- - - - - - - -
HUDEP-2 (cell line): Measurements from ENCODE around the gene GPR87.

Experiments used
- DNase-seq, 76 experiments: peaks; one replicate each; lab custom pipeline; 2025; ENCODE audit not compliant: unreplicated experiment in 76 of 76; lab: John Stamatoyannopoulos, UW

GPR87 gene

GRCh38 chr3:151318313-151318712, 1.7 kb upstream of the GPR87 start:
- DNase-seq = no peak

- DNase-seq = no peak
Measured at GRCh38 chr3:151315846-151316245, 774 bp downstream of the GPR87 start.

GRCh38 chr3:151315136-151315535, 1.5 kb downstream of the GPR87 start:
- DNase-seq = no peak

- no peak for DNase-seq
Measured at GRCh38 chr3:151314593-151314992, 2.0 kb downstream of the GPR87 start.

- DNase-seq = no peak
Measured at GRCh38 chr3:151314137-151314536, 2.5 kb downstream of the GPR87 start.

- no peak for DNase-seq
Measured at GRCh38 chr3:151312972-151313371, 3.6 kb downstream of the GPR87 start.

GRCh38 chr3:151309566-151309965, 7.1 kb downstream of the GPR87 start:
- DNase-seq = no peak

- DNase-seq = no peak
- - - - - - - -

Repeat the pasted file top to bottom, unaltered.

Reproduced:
HUDEP-2 (cell line): Measurements from ENCODE around the gene GPR87.

Experiments used
- DNase-seq, 76 experiments: peaks; one replicate each; lab custom pipeline; 2025; ENCODE audit not compliant: unreplicated experiment in 76 of 76; lab: John Stamatoyannopoulos, UW

GPR87 gene

GRCh38 chr3:151318313-151318712, 1.7 kb upstream of the GPR87 start:
- DNase-seq = no peak

- DNase-seq = no peak
Measured at GRCh38 chr3:151315846-151316245, 774 bp downstream of the GPR87 start.

GRCh38 chr3:151315136-151315535, 1.5 kb downstream of the GPR87 start:
- DNase-seq = no peak

- no peak for DNase-seq
Measured at GRCh38 chr3:151314593-151314992, 2.0 kb downstream of the GPR87 start.

- DNase-seq = no peak
Measured at GRCh38 chr3:151314137-151314536, 2.5 kb downstream of the GPR87 start.

- no peak for DNase-seq
Measured at GRCh38 chr3:151312972-151313371, 3.6 kb downstream of the GPR87 start.

GRCh38 chr3:151309566-151309965, 7.1 kb downstream of the GPR87 start:
- DNase-seq = no peak

- DNase-seq = no peak